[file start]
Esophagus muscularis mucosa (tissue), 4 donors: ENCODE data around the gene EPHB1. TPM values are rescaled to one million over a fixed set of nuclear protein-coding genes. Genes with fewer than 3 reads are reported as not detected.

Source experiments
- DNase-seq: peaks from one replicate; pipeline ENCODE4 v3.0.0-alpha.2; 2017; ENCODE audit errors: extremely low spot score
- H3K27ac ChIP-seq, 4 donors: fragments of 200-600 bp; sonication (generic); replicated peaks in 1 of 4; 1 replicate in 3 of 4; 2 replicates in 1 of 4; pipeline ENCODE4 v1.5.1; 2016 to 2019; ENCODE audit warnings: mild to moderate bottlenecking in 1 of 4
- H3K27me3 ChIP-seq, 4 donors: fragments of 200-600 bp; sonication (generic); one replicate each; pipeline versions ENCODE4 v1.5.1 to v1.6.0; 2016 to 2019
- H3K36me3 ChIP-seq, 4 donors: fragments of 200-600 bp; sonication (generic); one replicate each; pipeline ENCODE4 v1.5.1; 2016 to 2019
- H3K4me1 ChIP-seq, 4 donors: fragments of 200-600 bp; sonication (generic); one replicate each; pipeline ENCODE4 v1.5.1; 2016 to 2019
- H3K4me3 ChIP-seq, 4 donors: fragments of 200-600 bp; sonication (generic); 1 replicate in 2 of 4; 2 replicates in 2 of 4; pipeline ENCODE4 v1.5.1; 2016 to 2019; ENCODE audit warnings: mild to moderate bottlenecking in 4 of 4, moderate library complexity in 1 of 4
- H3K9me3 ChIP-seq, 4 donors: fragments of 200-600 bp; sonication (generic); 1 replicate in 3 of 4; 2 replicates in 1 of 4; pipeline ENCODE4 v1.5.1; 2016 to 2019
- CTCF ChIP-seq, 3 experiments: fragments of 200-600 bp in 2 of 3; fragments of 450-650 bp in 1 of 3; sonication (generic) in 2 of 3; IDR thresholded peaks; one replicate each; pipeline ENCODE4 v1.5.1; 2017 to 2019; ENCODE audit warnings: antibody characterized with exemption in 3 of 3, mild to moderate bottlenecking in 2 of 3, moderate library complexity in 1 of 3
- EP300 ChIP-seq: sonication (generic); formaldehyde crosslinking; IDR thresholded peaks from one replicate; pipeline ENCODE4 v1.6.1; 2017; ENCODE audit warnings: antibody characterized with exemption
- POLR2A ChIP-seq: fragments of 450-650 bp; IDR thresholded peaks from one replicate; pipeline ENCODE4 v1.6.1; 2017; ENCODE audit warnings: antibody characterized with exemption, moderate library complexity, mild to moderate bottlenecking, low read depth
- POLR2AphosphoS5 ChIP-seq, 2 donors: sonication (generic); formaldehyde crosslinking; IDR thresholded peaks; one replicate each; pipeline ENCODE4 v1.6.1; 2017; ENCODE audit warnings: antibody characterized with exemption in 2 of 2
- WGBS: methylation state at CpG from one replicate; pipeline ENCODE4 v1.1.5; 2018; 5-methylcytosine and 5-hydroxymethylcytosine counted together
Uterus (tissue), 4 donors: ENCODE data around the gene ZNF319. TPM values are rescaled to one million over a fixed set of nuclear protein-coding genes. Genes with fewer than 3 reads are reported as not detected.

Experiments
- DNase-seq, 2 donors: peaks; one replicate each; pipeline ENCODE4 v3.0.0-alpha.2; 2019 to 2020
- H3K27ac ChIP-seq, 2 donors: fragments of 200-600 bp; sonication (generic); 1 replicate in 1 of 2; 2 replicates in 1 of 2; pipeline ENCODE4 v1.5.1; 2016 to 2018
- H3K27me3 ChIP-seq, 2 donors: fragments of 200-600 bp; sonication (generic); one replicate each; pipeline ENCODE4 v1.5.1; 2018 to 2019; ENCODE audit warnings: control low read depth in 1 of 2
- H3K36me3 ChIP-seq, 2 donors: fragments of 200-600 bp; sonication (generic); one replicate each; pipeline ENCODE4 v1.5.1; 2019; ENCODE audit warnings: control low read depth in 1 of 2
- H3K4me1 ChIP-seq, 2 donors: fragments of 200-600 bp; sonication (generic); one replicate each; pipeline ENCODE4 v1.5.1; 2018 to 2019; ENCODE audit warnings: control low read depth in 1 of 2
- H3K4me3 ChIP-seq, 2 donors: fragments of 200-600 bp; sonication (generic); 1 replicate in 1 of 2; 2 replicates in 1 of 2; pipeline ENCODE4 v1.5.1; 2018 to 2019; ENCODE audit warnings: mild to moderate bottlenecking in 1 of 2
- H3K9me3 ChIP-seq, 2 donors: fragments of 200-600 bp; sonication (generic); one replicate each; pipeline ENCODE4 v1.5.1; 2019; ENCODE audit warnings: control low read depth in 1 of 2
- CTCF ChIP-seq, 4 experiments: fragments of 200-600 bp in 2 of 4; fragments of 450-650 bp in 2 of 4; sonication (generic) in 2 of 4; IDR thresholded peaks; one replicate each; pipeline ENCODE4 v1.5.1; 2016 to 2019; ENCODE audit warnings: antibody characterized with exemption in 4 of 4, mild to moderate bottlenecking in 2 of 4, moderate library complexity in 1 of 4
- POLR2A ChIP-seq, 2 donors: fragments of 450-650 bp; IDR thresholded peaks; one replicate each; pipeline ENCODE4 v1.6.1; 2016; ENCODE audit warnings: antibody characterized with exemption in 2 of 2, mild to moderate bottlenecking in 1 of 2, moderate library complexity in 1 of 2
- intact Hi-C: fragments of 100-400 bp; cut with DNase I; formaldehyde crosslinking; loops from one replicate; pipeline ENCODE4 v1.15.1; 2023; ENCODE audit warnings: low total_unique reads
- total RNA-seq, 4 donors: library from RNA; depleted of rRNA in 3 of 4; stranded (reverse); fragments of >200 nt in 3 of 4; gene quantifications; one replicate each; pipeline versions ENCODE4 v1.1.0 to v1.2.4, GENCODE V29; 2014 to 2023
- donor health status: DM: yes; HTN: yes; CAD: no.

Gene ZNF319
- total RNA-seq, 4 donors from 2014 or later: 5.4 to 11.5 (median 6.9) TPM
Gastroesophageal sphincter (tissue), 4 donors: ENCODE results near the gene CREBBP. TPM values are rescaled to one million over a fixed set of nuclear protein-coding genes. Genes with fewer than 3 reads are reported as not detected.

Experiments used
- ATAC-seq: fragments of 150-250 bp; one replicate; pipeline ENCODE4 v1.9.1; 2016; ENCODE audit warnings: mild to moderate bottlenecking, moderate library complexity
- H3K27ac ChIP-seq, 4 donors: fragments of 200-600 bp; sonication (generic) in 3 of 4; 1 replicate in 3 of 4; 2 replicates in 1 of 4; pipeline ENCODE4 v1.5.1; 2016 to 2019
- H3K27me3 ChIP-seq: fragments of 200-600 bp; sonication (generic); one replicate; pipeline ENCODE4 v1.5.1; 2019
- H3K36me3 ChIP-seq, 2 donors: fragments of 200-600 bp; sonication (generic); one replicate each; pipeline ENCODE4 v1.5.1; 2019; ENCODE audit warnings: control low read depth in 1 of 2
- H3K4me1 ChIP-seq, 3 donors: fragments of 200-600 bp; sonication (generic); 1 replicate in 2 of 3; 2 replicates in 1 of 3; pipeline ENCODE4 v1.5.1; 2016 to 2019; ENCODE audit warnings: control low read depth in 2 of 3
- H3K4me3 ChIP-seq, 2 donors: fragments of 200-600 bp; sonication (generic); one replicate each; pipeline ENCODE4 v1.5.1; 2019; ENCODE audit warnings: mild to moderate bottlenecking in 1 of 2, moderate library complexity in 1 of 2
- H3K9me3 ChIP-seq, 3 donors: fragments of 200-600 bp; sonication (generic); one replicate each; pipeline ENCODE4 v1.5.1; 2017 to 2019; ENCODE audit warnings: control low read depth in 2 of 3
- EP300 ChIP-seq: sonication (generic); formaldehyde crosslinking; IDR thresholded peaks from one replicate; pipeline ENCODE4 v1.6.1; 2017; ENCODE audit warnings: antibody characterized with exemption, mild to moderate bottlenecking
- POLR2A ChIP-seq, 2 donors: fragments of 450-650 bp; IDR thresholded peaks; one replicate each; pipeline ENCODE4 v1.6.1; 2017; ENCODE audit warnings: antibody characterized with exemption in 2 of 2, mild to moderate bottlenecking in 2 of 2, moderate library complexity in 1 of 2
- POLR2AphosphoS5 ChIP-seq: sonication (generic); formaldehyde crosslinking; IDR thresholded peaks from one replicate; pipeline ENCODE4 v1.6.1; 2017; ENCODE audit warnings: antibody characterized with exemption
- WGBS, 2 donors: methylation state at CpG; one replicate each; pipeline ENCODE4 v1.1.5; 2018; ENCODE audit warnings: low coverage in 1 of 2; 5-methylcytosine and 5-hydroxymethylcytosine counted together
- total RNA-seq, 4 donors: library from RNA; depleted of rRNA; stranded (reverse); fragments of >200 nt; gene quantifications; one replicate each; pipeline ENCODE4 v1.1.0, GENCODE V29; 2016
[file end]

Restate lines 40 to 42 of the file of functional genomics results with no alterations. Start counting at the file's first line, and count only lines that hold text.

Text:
- EP300 ChIP-seq: sonication (generic); formaldehyde crosslinking; IDR thresholded peaks from one replicate; pipeline ENCODE4 v1.6.1; 2017; ENCODE audit warnings: antibody characterized with exemption, mild to moderate bottlenecking
- POLR2A ChIP-seq, 2 donors: fragments of 450-650 bp; IDR thresholded peaks; one replicate each; pipeline ENCODE4 v1.6.1; 2017; ENCODE audit warnings: antibody characterized with exemption in 2 of 2, mild to moderate bottlenecking in 2 of 2, moderate library complexity in 1 of 2
- POLR2AphosphoS5 ChIP-seq: sonication (generic); formaldehyde crosslinking; IDR thresholded peaks from one replicate; pipeline ENCODE4 v1.6.1; 2017; ENCODE audit warnings: antibody characterized with exemption